aleaxit at yahoo.com
Sun Dec 26 12:29:56 CET 2004
Robin Becker <robin at SPAMREMOVEjessikat.fsnet.co.uk> wrote:
> Alex Martelli wrote:
> > If you're looking for SERIOUS multiparadigmaticity, I think Oz may be
> > best -- <http://www.info.ucl.ac.be/people/PVR/book.html> (the book's
> > authors critique the vagueness of the "paradigm" concept, and prefer
> > "model", but that's much the same thing).
> according to the language shootout at
> Mozart/Oz comes last in cpu score. I suspect that may be due to
> unfamilarity or poor implementation of the test codes. Everybody 'knows'
> that benchamrks are always wrong, but which score moves this language to
> the top in your opinion?
Hmmm, I'm not sure how to parse this question. Robert Kern claimed:
"You could very easily learn more approaches to programming through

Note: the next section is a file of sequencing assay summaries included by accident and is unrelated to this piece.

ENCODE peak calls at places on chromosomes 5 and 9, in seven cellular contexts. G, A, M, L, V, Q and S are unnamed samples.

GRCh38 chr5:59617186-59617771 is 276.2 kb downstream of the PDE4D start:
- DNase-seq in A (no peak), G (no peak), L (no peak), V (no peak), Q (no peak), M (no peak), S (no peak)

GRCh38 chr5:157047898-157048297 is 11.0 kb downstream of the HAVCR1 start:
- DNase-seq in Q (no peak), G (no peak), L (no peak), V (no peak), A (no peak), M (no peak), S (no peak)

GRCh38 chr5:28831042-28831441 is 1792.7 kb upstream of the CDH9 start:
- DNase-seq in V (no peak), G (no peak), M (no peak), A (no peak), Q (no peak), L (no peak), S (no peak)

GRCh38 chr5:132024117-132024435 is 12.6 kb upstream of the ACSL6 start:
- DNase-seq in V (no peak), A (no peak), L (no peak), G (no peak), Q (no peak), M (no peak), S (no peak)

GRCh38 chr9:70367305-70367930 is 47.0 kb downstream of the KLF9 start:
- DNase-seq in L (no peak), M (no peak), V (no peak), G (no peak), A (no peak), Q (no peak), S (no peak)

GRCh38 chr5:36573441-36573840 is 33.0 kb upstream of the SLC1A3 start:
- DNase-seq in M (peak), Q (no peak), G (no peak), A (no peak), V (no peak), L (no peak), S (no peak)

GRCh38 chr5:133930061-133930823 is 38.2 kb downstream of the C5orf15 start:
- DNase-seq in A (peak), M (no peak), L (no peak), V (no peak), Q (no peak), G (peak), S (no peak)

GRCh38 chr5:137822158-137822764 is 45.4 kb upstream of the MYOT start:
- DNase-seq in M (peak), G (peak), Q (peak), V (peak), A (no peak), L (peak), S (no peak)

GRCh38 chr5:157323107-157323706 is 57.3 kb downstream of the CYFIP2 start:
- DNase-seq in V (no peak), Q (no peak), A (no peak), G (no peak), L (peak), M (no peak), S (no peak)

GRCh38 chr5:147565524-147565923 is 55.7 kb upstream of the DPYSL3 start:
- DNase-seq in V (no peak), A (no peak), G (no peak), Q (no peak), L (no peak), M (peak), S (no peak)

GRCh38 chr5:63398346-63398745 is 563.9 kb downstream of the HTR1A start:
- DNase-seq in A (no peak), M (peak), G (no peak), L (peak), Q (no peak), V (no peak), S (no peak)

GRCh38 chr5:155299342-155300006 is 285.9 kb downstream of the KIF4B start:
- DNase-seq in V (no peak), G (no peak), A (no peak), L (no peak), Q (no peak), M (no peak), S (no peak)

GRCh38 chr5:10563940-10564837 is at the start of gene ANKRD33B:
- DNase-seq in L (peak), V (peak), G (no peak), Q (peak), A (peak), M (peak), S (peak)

Common Lisp than three other languages", and I'm pointing out that, if
what you're after is to "learn more approaches to programming" via the
built-in features of a single language, Oz (with the CTMCP book) may
well be numero uno. Judging from the blurb on the book's back, as I
also mentioned, Norvig, hardly a slouch when it comes to Lisp, appears
to share this assessment.
What the "language shootout" can possibly have to do with this issue
entirely escapes me. Quite apart from "benchmarks are always wrong", I
don't think they're even _remotely_ trying to benchmark "how much does
learning this language teach you about different approaches to
programming" -- it would seem to be a mighty tall order to even set up a
controlled experiment to measure _that_ quantitatively!
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